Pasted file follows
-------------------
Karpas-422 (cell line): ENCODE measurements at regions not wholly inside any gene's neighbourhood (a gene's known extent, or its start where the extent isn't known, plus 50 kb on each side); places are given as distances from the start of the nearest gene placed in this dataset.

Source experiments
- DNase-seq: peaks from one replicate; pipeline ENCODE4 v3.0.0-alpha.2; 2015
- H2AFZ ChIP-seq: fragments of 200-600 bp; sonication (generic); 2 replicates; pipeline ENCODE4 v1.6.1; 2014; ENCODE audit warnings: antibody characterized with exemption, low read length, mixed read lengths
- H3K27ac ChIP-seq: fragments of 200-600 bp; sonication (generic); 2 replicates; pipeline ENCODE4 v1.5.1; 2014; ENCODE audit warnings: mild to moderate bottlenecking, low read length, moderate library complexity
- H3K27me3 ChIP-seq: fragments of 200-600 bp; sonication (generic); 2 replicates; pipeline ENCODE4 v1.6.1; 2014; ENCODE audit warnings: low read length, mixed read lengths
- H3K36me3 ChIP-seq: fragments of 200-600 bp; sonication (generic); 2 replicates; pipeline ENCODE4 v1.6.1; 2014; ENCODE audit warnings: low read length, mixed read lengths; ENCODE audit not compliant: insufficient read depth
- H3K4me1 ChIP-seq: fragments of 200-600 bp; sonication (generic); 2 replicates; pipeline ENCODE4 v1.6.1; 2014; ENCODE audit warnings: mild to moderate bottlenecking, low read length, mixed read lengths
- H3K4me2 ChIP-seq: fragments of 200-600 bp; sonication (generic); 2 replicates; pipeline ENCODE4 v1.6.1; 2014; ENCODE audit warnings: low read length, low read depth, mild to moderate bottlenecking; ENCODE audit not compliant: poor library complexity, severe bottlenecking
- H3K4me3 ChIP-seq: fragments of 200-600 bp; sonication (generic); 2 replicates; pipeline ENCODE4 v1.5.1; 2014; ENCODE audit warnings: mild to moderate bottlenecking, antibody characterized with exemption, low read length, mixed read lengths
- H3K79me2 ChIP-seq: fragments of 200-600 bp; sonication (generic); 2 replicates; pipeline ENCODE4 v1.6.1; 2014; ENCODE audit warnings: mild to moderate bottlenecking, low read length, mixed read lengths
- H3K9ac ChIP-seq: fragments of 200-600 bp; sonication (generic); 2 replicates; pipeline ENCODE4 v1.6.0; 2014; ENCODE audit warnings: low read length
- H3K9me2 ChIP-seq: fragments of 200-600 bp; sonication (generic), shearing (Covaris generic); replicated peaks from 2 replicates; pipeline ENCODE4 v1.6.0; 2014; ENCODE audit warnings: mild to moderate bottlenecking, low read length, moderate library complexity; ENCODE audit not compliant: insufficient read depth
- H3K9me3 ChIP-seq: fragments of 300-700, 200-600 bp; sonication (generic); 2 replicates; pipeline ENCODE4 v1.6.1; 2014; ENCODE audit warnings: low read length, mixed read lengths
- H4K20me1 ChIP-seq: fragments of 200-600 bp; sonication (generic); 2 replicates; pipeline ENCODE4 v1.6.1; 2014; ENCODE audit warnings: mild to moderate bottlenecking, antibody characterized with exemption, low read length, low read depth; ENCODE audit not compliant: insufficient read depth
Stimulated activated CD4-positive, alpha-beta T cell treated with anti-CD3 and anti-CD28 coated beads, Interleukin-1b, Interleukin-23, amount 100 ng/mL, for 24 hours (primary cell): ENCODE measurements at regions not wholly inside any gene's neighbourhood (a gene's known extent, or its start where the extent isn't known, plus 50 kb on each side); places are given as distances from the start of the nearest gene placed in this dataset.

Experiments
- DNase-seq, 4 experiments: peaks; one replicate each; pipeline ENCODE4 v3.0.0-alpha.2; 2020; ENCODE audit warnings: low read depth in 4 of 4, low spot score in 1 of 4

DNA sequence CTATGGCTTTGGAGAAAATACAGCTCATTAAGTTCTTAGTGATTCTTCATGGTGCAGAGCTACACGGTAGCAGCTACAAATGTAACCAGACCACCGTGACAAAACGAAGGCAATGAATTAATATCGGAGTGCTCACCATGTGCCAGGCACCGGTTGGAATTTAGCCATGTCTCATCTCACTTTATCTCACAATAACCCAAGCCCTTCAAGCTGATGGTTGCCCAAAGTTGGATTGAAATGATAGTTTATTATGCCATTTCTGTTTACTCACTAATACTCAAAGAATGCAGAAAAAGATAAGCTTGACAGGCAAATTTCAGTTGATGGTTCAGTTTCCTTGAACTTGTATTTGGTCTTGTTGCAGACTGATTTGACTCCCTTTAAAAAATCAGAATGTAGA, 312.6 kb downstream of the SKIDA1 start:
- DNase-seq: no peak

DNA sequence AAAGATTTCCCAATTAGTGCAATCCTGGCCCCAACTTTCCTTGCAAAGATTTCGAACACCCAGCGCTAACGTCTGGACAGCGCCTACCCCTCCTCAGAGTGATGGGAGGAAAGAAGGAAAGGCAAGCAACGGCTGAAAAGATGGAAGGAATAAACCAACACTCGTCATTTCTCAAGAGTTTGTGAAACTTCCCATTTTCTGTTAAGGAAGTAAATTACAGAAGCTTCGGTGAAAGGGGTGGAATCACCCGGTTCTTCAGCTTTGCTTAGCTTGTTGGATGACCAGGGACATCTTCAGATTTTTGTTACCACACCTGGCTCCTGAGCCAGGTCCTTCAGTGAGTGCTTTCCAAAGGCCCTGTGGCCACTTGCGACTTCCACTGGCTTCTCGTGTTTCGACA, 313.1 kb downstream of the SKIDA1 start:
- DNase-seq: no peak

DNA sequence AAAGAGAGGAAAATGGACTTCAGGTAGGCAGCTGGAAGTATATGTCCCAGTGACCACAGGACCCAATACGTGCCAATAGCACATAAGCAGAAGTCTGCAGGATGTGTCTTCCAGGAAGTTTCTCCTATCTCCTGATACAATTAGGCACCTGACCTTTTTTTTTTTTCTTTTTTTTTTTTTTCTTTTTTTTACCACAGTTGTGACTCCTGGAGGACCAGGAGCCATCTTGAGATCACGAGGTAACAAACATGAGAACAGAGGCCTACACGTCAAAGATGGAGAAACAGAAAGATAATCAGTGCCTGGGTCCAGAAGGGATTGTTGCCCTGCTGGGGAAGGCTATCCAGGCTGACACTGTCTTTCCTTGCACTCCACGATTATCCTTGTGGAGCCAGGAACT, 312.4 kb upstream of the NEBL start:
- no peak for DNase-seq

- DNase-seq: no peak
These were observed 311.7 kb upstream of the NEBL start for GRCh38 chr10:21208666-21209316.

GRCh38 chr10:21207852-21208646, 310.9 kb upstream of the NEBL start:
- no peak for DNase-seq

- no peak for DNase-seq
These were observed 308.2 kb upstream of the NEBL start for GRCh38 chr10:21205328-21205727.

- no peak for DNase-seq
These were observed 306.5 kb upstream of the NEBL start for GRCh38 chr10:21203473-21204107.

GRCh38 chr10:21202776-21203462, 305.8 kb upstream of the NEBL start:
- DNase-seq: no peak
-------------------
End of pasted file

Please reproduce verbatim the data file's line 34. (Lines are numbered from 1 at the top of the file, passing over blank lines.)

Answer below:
- DNase-seq: no peak